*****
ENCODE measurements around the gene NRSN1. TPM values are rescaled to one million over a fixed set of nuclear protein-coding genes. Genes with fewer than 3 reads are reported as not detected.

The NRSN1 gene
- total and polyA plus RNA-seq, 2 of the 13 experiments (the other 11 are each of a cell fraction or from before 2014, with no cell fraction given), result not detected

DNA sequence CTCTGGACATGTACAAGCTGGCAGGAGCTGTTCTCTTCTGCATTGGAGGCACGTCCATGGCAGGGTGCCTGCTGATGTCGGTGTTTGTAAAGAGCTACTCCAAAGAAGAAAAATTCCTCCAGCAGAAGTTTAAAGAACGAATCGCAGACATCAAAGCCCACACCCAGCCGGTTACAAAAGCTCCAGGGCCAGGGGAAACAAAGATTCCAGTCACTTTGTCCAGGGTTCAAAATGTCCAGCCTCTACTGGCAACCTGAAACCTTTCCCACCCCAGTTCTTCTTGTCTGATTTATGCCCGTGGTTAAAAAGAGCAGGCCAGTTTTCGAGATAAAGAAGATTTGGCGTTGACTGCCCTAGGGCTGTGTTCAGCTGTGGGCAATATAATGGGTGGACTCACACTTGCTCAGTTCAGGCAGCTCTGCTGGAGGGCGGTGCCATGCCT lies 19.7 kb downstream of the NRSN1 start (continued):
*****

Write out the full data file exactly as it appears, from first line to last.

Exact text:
ENCODE measurements around the gene NRSN1. TPM values are rescaled to one million over a fixed set of nuclear protein-coding genes. Genes with fewer than 3 reads are reported as not detected.

The NRSN1 gene
- total and polyA plus RNA-seq, 2 of the 13 experiments (the other 11 are each of a cell fraction or from before 2014, with no cell fraction given), result not detected

DNA sequence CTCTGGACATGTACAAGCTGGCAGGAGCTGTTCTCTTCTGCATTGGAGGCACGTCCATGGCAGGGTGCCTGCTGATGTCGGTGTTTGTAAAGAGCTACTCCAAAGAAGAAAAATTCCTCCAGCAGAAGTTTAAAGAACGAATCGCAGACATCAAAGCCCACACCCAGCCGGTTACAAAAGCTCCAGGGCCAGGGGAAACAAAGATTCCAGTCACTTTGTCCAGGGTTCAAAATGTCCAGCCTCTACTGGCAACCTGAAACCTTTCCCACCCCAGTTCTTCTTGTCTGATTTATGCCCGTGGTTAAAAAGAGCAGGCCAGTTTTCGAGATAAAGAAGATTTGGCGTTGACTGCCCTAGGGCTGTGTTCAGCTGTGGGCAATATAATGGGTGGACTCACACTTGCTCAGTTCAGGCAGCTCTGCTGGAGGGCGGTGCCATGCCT lies 19.7 kb downstream of the NRSN1 start (continued):